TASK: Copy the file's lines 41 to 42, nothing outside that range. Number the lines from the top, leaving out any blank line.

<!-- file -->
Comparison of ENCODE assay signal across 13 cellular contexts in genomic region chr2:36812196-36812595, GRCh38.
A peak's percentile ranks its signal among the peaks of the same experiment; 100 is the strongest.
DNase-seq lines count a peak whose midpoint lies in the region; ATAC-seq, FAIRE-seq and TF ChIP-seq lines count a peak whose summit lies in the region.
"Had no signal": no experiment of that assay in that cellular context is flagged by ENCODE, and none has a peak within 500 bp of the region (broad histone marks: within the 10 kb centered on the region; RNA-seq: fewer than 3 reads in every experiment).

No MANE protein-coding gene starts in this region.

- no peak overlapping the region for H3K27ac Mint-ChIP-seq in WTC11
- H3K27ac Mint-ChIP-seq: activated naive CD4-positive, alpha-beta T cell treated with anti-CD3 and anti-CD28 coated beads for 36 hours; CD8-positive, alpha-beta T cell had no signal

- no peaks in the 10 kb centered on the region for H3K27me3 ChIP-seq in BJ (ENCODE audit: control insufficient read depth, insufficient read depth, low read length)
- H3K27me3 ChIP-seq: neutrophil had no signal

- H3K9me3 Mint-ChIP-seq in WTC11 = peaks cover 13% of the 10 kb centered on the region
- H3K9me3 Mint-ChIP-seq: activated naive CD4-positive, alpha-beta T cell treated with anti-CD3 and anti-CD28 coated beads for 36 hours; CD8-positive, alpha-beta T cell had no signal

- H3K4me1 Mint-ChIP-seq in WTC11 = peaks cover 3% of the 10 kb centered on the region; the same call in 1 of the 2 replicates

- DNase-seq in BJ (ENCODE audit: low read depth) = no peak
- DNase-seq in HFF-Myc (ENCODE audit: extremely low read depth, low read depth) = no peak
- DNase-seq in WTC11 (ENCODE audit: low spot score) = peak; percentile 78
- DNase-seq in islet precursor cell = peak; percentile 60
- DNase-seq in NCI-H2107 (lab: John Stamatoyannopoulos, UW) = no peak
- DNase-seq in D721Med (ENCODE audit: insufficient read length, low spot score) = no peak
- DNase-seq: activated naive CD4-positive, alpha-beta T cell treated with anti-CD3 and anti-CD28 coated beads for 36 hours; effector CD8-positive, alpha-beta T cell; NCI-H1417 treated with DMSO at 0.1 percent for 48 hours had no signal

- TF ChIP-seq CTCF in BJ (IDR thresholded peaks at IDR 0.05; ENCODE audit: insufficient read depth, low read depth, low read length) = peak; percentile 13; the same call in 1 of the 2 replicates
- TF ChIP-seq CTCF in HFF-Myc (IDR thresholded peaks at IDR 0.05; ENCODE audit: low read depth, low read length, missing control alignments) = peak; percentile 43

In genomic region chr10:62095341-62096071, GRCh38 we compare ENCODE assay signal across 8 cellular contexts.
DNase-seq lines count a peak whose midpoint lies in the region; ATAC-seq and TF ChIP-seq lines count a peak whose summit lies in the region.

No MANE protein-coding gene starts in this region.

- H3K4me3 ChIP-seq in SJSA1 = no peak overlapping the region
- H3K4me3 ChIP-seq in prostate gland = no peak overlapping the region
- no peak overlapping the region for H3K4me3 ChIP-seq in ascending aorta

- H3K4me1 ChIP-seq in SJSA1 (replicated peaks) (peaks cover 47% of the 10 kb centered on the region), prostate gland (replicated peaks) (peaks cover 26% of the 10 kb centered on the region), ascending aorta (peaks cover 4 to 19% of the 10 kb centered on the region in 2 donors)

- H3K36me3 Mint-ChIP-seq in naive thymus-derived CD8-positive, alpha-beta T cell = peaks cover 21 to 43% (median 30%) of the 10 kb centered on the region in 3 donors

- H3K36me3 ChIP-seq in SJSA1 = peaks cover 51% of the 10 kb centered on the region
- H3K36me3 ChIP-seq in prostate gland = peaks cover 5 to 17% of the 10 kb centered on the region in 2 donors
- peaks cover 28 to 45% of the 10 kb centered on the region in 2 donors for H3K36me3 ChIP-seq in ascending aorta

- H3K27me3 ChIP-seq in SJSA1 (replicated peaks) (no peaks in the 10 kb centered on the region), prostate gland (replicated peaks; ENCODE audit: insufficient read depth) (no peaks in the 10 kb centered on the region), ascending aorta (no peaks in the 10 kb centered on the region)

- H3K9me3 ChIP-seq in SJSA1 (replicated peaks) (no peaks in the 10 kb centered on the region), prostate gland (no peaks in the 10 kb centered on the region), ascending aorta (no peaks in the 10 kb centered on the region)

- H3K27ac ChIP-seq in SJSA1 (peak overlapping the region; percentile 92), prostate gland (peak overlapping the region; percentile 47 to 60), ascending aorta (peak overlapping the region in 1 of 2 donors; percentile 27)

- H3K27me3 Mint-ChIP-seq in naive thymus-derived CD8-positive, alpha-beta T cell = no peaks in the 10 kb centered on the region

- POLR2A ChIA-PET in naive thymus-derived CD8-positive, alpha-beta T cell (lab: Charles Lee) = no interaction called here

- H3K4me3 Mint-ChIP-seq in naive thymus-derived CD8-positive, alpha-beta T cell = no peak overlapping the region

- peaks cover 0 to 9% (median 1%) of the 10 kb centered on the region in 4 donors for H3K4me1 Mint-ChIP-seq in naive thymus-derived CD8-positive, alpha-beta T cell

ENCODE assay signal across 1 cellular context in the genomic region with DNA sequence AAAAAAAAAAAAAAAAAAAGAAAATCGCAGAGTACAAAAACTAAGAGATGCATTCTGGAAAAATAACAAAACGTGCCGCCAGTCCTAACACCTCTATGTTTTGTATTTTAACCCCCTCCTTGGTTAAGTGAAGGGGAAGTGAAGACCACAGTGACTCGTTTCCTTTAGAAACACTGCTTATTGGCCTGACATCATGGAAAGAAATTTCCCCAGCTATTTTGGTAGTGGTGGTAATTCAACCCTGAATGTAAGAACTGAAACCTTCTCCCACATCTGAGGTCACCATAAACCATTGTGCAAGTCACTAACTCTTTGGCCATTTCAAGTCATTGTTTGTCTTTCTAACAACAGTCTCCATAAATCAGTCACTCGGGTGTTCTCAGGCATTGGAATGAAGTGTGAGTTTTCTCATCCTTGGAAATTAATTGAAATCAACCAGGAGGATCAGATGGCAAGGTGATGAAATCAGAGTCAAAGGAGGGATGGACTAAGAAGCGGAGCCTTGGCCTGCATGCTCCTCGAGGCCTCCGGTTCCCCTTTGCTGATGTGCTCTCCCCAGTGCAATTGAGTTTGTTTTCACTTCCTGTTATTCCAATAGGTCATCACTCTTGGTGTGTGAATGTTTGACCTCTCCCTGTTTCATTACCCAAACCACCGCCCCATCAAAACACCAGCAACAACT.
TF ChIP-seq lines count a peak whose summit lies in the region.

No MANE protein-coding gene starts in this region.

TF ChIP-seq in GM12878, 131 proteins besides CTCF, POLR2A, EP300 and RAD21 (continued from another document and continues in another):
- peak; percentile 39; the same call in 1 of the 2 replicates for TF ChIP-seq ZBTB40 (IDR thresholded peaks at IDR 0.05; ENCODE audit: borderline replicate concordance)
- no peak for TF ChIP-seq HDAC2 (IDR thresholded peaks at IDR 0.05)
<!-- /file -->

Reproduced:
TF ChIP-seq lines count a peak whose summit lies in the region.

No MANE protein-coding gene starts in this region.